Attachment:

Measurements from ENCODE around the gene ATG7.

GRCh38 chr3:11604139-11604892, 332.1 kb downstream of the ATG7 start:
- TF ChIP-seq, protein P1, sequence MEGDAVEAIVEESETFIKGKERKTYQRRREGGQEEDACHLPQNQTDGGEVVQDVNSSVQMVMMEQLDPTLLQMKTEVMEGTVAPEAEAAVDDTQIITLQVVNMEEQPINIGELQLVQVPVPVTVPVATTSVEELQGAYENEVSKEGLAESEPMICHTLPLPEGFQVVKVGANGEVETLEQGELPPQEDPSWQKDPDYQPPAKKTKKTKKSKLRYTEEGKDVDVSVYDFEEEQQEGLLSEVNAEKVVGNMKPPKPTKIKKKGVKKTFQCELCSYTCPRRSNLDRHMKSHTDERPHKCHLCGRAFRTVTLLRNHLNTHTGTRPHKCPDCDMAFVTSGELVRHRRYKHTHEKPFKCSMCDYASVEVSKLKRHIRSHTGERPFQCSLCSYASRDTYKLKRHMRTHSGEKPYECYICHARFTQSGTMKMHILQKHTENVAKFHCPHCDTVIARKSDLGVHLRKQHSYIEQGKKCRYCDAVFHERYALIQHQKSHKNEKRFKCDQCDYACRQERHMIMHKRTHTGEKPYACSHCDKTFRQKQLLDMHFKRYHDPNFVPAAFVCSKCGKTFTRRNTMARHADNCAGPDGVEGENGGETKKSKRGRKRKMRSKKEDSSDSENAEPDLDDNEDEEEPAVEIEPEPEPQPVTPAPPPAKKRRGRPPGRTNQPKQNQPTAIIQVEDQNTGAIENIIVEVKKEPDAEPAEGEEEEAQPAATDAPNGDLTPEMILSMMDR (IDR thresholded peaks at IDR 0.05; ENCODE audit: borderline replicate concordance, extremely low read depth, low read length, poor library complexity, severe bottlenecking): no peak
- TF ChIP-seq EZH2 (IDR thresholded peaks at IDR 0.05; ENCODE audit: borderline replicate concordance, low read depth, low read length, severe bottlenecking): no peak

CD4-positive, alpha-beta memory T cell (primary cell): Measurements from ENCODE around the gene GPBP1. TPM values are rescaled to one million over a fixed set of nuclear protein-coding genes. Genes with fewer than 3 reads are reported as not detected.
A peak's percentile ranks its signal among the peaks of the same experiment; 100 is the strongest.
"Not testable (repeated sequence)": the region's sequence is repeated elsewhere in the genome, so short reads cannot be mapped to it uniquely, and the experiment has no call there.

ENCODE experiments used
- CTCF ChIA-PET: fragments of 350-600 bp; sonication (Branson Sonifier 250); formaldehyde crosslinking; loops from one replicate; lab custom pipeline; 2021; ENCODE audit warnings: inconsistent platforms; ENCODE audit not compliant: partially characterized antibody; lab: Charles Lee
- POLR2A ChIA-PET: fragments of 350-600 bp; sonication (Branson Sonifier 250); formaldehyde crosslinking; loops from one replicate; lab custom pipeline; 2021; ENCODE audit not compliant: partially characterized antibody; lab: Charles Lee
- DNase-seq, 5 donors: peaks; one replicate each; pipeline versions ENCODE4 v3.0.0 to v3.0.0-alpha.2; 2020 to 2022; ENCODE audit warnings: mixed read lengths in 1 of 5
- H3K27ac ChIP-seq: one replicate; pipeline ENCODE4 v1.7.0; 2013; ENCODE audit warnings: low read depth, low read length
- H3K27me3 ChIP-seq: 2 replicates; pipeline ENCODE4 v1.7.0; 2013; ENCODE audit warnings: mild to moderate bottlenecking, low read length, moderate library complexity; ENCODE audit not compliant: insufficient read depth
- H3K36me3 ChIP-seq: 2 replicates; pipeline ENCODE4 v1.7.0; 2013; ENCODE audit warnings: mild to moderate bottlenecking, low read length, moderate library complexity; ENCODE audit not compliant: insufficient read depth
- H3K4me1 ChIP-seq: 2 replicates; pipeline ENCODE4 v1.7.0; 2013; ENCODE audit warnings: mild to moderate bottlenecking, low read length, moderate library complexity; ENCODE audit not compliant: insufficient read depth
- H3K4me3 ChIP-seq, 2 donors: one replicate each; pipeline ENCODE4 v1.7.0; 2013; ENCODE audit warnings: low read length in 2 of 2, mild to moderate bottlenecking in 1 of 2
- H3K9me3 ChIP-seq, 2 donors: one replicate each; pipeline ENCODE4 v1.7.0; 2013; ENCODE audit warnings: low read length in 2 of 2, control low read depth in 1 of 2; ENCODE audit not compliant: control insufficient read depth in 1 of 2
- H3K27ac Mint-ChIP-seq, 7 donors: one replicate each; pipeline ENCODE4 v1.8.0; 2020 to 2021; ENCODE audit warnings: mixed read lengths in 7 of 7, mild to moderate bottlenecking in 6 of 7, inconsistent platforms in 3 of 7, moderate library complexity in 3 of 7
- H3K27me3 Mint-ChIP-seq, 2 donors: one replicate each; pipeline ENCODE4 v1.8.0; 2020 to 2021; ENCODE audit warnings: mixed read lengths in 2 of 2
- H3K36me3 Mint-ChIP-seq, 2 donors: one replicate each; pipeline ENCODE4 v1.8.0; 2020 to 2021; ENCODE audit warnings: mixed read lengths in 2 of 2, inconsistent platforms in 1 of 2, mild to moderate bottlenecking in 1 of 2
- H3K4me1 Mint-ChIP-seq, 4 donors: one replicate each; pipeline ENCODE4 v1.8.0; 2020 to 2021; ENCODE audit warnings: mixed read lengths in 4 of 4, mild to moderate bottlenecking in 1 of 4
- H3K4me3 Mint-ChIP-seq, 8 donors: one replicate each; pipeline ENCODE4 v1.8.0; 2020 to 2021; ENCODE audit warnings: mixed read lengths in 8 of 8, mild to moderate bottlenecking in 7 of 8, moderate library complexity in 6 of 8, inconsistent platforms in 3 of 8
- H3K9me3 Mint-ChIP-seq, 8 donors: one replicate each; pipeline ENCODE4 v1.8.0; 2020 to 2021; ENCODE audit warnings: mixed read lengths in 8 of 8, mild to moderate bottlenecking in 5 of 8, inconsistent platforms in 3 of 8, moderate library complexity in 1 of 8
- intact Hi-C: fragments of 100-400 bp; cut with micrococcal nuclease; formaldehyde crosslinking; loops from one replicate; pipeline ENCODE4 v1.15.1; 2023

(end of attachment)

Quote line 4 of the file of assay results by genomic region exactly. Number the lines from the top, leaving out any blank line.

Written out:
- TF ChIP-seq EZH2 (IDR thresholded peaks at IDR 0.05; ENCODE audit: borderline replicate concordance, low read depth, low read length, severe bottlenecking): no peak